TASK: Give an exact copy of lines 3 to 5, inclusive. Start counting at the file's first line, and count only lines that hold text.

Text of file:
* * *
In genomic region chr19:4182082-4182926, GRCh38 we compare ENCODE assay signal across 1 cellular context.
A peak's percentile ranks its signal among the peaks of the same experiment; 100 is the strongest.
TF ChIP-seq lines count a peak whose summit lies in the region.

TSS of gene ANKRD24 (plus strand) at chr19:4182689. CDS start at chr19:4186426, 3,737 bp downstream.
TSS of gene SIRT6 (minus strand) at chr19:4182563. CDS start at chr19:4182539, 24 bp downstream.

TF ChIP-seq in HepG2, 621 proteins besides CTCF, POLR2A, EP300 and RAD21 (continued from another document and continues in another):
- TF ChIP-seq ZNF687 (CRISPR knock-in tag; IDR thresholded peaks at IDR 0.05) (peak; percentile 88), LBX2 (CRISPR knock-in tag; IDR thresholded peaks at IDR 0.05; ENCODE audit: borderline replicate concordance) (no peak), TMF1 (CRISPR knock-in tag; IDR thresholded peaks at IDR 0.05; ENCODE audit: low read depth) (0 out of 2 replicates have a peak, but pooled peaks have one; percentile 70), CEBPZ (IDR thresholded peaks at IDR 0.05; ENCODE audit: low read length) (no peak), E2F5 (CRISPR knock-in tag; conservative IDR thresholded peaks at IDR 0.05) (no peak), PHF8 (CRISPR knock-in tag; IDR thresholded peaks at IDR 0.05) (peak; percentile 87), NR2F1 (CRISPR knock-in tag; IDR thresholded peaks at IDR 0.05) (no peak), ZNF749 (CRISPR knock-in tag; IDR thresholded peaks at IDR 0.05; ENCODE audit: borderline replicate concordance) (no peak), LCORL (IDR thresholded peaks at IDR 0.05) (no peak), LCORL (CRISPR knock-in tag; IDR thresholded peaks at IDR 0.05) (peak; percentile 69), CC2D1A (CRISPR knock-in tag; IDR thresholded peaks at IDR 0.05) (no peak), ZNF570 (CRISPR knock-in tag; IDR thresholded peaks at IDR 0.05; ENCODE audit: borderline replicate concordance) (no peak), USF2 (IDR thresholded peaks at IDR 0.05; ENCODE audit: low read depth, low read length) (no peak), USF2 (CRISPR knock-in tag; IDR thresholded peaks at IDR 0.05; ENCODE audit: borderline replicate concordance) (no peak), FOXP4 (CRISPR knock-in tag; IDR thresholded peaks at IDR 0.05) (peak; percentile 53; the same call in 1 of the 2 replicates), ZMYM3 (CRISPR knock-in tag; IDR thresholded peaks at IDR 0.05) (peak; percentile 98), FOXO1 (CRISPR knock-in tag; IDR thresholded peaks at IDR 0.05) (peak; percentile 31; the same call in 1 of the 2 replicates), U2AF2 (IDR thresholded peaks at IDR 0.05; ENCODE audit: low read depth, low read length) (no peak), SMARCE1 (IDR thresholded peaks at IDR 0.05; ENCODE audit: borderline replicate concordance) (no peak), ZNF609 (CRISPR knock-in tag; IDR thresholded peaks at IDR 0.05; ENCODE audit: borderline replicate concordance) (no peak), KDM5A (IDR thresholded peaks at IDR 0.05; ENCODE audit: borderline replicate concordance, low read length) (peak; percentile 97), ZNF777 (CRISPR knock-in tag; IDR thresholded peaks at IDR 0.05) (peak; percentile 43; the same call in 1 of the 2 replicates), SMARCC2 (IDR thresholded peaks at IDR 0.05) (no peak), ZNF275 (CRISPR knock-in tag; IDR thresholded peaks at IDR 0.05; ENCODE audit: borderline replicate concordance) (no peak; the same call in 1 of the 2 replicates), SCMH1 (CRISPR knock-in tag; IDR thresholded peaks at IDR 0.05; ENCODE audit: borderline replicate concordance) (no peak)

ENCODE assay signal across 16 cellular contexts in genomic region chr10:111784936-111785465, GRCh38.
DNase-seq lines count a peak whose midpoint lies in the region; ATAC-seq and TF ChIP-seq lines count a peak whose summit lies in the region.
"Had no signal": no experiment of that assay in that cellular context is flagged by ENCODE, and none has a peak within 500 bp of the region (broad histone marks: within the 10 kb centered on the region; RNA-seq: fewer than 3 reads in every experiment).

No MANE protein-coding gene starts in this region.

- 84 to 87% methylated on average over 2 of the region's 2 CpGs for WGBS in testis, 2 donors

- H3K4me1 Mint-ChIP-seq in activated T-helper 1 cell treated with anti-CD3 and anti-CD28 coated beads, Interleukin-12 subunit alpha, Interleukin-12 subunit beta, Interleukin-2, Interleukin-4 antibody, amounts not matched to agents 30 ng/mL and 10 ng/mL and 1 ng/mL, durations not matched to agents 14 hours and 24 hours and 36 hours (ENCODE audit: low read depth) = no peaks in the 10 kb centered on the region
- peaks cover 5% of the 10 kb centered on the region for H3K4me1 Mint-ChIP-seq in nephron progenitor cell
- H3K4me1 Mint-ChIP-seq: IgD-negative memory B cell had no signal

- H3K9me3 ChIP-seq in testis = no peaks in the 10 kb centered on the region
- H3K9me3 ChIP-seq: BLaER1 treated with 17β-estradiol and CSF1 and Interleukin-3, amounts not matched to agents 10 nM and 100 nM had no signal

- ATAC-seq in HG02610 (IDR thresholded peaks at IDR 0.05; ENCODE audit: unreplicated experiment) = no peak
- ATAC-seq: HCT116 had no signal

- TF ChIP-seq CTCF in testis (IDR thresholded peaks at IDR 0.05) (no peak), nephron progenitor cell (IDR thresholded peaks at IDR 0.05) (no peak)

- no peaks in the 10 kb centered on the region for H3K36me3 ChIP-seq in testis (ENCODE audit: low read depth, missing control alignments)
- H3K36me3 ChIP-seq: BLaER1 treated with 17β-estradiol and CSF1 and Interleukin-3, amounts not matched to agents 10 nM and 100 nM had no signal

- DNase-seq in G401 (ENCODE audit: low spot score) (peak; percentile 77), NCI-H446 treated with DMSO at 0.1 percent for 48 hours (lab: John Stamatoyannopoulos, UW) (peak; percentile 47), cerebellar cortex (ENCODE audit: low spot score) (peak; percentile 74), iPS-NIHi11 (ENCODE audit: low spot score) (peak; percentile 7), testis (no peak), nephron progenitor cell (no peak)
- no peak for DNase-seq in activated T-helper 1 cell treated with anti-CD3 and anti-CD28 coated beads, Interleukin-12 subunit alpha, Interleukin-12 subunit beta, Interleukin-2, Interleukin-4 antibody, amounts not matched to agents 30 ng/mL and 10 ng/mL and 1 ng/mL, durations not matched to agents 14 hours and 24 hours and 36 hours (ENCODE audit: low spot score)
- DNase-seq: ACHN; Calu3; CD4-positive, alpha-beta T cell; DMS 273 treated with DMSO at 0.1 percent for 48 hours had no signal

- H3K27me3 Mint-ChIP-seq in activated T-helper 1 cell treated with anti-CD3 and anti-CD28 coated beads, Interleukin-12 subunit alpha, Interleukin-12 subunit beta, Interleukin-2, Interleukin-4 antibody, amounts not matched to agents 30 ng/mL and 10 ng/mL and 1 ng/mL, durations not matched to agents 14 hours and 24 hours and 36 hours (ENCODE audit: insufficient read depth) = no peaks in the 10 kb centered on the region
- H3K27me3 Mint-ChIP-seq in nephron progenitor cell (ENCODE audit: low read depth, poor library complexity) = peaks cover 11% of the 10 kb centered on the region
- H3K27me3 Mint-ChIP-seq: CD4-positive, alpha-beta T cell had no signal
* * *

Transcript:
TF ChIP-seq lines count a peak whose summit lies in the region.

TSS of gene ANKRD24 (plus strand) at chr19:4182689. CDS start at chr19:4186426, 3,737 bp downstream.
TSS of gene SIRT6 (minus strand) at chr19:4182563. CDS start at chr19:4182539, 24 bp downstream.